“Sydney is obviously the largest city in Australia, but it’s also a very crowded and competitive market,” he says.
“Our analysis of the market determined that, with the growth we’re seeing in Brisbane and the growth we expect to see on the Sunshine Coast and the Gold Coast over the next five years, Queensland would be the right place for us to start. In many ways, it’s similar to what we did in Canada, where we waited until the end of our journey to expand into Toronto.
“We chose to open our first facility in the suburb of Salisbury, just south of the CBD, because we were able to find a building that suited our needs perfectly, and because we can quickly access the rest of the city from there.”
A helping hand
Armstrong says the Brisbane Economic Development Agency (EDA) played a crucial role in getting Dragonfly off the ground here.
“Brisbane EDA was recommended to us by the Canadian Consulate,” he says. “From our first meetings with them, they provided absolutely essential assistance and guidance from a regulatory standpoint, making sure we had all the permits we needed to operate here, and they provided us with excellent contacts.
“Technology is an important part of our global operations, and the North American market is very competitive when it comes to recruiting IT talent, especially in fields like artificial intelligence and machine learning. So we’re looking to build relationships with organisations that specialise in those fields here, and Brisbane EDA have provided us with a range of contacts in that department.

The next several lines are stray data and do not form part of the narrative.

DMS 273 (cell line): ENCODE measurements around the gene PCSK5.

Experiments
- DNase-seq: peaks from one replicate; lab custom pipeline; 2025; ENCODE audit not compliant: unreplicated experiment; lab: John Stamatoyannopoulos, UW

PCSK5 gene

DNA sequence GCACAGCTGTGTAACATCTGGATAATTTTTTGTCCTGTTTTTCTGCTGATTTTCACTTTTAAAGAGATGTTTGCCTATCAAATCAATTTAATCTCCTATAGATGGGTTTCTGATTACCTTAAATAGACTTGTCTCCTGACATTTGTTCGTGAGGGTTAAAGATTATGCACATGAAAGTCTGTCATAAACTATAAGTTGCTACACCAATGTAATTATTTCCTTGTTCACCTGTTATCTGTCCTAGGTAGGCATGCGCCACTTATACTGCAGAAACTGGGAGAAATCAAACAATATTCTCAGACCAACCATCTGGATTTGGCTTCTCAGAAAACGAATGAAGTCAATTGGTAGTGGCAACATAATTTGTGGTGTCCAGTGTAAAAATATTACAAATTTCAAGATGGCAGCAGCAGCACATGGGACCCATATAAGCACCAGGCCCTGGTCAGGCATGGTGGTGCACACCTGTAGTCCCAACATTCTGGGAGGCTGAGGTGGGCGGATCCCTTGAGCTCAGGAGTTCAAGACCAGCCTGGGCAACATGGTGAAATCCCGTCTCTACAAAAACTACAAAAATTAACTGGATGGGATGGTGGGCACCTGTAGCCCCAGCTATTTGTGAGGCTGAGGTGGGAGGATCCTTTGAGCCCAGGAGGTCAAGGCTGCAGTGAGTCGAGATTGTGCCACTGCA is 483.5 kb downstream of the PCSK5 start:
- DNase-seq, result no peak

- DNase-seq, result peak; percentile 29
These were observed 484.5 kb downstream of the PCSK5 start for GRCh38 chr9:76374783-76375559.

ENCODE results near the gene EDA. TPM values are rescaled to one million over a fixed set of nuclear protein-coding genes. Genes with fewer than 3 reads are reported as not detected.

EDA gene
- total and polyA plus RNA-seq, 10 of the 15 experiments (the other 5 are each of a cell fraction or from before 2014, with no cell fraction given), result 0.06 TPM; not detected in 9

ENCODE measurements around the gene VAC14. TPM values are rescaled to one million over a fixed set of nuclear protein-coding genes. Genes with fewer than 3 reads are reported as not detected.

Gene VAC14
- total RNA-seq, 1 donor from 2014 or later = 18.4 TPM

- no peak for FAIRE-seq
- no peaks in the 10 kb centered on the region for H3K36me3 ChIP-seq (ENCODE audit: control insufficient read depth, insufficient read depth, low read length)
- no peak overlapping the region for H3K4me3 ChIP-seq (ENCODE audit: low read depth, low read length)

“Brisbane EDA have also supplied us with great logistics industry contacts. What we’ve realised is that the industry here is a lot more open to dialogue than it is in North America, where companies tend to be very guarded about how they operate and what they do. I’ve already had numerous discussions with our competitors here, and we’ve started forging relationships and partnerships already, because people here understand that no one entity can do everything for everybody.
“Yes, our goal is to disrupt the market, but if you look at what we’ve done in Canada, we’re not taking any volume away from our competitors. What we do is we enable the eCommerce industry to grow, and then we take that additional volume. So I’m pleased our competitors here are recognising that, and that there’s a level of cooperation that exists between organisations in this landscape.”
Armstrong says Dragonfly’s aggressive growth plan will include up to 18 facilities in Queensland, New South Wales and Victoria in the first 18 months.
“We’re right where we want to be right now,” he says. “Since opening our facility in Salisbury in April, we’ve already opened in two regional markets, Toowoomba and the Sunshine Coast. We’ll be opening on the Gold Coast shortly, and then we’ll begin expanding all the way up to Cairns.
“But Brisbane is the cornerstone of the project, and it’s our facility here that’s paved the way for our integration into this new market.”